- What do I need to do in English now?
I have found this far more effective than asking for specific language areas. If the student needs to give presentations in English, I know to include fluency and persuasive language in the course. If the student needs to telephone colleagues in English, I know to include role-plays, listening activities and survival strategies.
- What might I need to do in English in the future?
Some students already know how their jobs and duties are likely to change in the future. This is also a useful question for students considering a particular career.
- What do I find difficult in English?
This question tends to introduce the language areas the students feel they struggle with and can reveal which of the four main skills you will need to concentrate on during the course.
- What don’t I want to do in this course and why?
This is actually a remarkably revealing question. Some students who haven’t had English lessons since their school days have bad memories of dictations, being called in front of the class and humiliated, or completing endless gap-fill exercises with no practical implications. It is useful for a teacher to know about these experiences and to be able to assure the students that your lessons will be different. It also indicates whether a student has a fear of grammar, which leads on to a useful discussion on the importance of accuracy versus fluency (an essay in itself) and how much the teacher should correct.
- What do I find interesting about learning English?
It is always useful to know what your students enjoy about learning English! Maybe you can incorporate some of the ideas in future classes.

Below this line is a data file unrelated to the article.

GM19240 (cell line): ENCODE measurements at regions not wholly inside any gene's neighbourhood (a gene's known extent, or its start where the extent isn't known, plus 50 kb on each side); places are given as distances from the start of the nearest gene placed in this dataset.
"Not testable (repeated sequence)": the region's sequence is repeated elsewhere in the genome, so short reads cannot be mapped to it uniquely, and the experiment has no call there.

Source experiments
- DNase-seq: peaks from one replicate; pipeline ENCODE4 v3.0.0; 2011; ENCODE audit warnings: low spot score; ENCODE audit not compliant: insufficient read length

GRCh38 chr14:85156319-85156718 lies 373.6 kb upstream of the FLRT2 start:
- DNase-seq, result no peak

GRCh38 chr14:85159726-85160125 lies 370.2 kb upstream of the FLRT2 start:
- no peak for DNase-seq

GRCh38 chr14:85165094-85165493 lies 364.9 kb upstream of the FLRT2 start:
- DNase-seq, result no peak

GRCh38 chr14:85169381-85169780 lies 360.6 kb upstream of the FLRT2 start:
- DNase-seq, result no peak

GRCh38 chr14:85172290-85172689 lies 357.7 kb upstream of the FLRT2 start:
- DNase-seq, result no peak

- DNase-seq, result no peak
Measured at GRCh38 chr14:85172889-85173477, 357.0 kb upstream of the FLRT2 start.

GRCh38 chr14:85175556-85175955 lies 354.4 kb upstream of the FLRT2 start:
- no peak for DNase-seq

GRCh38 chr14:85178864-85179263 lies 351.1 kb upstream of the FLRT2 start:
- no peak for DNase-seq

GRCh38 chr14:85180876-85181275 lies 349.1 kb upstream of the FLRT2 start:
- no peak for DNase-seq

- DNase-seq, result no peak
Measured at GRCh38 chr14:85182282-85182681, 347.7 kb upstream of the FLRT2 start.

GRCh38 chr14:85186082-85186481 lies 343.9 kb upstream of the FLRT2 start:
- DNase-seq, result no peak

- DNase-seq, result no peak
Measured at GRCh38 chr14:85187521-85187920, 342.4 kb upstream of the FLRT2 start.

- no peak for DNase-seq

- What can I do to teach myself outside the class?
This is a natural opportunity to talk about the importance of homework, share vocabulary learning tips and introduce the students to the wealth of English language resources available locally and via the Internet.
The students complete the framework alone, then share the answers in pairs or small groups. This helps them clarify vocabulary and finalize ideas before we all share together. I also ensure that they are in different groupings to the previous activity to experiment with the group dynamics a little.
Finally, the students feedback the results of these frameworks to the whole group. I clarify any unclear areas and use the information to write up course aims on the flipchart. This gives the rest of the course a structure as well as allowing the students to see what their colleagues want and where their own wishes fit in with the course requirements. If the students know what to expect from their course, they will be more comfortable in lessons. This also avoids potential situations later in the course where you may have to explain to a dissatisfied student that you can’t do more sales role-plays in class because the other students are all engineers and don’t need sales training.
All that remains is to give the students their first homework activity, a mini essay entitled ‘My job for dummies’, where they have to explain their day-to-day activities in simple terms. This is a really useful exercise. Firstly, in Business English, students need to be able to explain their job on multiple occasions, so it helps them practise the vocabulary for this. Secondly, it means that I actually know what their business needs are and can equate these with the needs expressed in class. It also exposes any grammar and vocabulary weaknesses, so it’s an informal written needs analysis. The title can of course be adapted to the needs of the group, e.g. my university students write ‘A dummy’s guide to my degree’.
This lesson plan has evolved to create maximum opportunities for speaking practice for the students, informal written and spoken language analysis, the opportunity for the students to get to know you and their classmates, and a chance to clarify needs and expectations for the course. Due to the framework style of the lesson plan, there is flexibility depending on the students' ability, if the photocopier breaks down or more students turn up than expected, and you don’t have to worry about running out of copies!